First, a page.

Monday, August 23, 2010

More on the multi-model mean

Well the mystery surrounding the origins of this equation has been at least partially resolved. It is clearly presented in Stephenson and Doblas-Reyes "Statistical methods for interpreting Monte Carlo ensemble forecasts" Tellus 2000 (as the first author pointed out to me last week), who attribute the result to Epstein 1969 and Leith 1974. The attribution seems a little unclear to me, as these earlier papers both present a large number of equations relating to the evolution of forecast ensembles of specific systems, whereas this identity is fully general irrespective of the ensemble generation. However it is not in doubt that it is well known by lots of people and dates to the origins of ensemble methods in weather prediction, even though it has perhaps been subsequently forgotten by some (and apparently never known in climate science, or indeed numerous other fields).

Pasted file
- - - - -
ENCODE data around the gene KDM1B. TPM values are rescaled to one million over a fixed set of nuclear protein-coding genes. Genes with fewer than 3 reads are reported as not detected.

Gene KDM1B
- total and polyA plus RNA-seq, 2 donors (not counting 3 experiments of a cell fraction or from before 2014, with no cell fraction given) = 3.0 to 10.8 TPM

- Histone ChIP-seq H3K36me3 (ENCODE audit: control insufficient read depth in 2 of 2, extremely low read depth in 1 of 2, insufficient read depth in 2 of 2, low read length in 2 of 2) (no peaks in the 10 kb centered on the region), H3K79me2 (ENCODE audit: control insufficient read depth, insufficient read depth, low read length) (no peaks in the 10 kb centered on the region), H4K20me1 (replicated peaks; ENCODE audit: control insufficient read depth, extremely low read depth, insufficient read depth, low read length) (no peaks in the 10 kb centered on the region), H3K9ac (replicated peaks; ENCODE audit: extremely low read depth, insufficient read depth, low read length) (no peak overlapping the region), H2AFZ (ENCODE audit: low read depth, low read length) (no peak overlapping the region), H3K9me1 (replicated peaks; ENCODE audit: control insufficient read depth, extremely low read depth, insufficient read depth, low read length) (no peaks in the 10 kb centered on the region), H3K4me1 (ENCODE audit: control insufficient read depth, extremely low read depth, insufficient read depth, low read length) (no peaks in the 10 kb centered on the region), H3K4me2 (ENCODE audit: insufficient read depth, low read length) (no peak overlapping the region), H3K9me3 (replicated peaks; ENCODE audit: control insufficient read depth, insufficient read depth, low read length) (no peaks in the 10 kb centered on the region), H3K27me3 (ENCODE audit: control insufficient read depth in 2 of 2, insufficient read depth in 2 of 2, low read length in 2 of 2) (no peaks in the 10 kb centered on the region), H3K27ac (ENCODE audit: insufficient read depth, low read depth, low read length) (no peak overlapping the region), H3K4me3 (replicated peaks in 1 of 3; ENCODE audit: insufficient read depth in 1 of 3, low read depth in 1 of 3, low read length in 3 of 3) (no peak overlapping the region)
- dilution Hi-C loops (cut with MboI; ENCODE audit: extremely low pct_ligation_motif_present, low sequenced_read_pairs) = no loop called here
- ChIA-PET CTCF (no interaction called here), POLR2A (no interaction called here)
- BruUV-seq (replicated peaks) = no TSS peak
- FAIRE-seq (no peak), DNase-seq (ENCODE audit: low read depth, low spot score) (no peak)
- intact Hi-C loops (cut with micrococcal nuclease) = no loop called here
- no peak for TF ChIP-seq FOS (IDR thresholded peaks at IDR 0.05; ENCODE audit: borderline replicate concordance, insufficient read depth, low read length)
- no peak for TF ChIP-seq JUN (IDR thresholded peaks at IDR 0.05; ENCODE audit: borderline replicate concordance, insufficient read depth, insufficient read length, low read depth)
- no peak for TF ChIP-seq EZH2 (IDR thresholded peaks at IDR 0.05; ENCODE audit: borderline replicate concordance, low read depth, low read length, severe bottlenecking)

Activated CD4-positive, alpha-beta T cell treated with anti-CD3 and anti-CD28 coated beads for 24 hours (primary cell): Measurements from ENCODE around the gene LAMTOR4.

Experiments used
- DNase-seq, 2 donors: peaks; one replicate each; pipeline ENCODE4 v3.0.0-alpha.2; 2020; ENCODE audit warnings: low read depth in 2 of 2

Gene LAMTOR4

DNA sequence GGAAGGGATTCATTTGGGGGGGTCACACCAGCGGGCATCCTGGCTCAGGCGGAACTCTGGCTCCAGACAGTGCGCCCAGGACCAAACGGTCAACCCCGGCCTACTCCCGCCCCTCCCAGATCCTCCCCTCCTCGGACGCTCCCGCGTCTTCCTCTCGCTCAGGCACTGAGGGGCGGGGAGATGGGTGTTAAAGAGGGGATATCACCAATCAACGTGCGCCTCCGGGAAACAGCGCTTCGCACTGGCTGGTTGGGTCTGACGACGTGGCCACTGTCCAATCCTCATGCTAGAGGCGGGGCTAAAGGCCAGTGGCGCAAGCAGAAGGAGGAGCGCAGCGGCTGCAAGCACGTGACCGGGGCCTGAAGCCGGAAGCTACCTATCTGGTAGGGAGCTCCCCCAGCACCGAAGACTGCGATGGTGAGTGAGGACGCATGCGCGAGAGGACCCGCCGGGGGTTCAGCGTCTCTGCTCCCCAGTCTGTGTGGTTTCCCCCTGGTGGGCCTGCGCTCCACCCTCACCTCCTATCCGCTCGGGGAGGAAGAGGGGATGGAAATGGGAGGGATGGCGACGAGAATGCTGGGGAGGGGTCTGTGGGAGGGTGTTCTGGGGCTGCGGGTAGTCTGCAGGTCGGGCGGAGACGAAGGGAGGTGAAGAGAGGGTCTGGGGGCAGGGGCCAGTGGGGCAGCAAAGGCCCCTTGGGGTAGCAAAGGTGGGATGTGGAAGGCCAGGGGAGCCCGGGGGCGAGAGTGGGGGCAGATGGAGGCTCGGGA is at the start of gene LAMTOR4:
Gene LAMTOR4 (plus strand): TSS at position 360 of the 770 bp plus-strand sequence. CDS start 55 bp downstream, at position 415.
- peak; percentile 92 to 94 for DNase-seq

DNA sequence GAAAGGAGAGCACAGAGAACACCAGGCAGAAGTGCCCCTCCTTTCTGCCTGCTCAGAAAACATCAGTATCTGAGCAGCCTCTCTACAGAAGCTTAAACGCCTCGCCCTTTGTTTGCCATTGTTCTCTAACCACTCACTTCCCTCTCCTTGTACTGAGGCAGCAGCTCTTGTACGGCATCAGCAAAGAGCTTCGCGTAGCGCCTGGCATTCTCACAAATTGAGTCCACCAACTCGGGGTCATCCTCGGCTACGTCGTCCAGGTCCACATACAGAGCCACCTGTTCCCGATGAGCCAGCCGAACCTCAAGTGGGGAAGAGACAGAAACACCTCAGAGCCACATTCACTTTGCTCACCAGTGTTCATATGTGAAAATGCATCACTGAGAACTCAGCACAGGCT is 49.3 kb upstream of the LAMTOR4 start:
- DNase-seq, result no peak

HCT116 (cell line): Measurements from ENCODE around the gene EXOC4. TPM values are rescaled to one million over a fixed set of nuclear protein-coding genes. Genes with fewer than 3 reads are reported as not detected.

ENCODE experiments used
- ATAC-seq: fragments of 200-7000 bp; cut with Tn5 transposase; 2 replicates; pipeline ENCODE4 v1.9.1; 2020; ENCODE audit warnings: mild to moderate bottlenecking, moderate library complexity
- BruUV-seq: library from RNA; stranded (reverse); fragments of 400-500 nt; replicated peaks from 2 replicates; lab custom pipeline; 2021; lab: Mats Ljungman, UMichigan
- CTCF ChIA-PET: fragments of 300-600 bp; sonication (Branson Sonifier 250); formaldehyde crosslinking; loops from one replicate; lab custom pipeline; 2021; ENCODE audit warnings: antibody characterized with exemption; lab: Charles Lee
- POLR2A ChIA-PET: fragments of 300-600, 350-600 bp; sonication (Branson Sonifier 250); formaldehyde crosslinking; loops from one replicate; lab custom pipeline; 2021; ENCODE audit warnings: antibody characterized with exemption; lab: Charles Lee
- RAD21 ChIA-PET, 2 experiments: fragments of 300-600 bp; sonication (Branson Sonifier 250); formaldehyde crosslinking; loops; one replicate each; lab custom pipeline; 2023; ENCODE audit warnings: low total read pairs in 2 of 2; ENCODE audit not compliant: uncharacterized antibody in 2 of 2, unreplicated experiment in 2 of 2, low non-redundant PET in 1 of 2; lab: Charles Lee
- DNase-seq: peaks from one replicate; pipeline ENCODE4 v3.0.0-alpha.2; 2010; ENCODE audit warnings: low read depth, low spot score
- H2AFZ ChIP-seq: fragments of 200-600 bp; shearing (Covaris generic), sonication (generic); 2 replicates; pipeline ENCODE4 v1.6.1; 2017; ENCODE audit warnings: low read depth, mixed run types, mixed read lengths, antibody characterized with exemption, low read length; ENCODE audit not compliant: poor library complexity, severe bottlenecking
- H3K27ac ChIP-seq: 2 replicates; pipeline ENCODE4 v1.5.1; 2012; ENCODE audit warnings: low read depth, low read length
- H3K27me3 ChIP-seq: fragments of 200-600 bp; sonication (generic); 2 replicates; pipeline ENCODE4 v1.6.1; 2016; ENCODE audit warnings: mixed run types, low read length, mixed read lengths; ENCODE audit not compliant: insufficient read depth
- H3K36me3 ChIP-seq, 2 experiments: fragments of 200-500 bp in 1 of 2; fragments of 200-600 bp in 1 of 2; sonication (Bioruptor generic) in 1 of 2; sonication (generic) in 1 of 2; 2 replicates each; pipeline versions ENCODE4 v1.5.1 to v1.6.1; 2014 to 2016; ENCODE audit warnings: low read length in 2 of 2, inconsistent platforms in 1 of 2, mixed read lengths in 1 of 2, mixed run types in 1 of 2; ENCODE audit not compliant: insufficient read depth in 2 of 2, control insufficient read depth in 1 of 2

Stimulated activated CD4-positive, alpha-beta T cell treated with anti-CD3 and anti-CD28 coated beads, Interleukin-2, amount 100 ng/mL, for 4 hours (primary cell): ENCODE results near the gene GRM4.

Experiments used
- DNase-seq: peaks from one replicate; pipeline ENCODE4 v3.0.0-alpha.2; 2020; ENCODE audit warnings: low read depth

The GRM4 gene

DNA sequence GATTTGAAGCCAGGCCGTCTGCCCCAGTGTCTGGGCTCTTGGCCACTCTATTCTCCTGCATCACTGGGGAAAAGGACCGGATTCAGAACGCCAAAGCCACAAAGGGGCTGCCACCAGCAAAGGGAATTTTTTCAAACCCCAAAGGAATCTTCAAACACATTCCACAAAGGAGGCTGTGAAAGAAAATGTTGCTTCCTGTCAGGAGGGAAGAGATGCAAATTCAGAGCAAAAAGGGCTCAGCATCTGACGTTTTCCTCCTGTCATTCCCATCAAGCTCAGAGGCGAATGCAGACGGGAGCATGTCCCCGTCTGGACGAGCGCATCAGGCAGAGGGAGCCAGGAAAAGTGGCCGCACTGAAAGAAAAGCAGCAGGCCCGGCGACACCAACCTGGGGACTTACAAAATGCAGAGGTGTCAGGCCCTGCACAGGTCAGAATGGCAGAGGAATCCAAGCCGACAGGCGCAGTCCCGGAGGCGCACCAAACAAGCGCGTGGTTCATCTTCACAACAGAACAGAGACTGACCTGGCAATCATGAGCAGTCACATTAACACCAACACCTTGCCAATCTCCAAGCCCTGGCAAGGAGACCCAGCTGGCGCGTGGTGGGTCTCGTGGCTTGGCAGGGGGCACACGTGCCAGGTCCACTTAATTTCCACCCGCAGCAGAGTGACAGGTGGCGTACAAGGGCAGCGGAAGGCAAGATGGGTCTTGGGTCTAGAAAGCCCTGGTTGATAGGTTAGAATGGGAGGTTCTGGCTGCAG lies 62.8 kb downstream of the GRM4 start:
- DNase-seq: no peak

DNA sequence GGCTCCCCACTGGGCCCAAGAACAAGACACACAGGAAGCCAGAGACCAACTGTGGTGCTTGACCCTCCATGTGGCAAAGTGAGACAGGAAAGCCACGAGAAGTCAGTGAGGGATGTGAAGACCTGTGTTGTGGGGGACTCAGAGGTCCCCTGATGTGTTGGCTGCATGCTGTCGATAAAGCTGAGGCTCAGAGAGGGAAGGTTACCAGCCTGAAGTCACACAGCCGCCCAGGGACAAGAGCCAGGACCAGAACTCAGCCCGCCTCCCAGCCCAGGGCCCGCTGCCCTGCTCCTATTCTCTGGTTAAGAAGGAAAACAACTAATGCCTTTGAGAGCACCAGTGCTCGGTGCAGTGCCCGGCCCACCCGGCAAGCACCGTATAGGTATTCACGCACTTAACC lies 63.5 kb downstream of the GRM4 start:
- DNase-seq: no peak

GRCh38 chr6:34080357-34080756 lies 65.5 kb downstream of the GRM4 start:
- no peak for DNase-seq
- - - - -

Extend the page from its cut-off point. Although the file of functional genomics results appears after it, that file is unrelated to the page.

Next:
MikeCoombes said...

I was wondering if I drew the right conclusion from the post on the Multi-Model Mean (MMM) and if the following might illustrate your point better. Take the models and the observations and arbitrarily choose one of the model results. Take the multi-model mean of the rest of models and the observations. See how that new MMM compares to the new "truth", the model results that were held back. The comparison should be as good as that of the original MMM to the observations if I read your posts correctly.

James Annan said...

Yes, that's correct, I think. Of course this idea is a bit of an approximation, it will depend exactly what you use as the observations.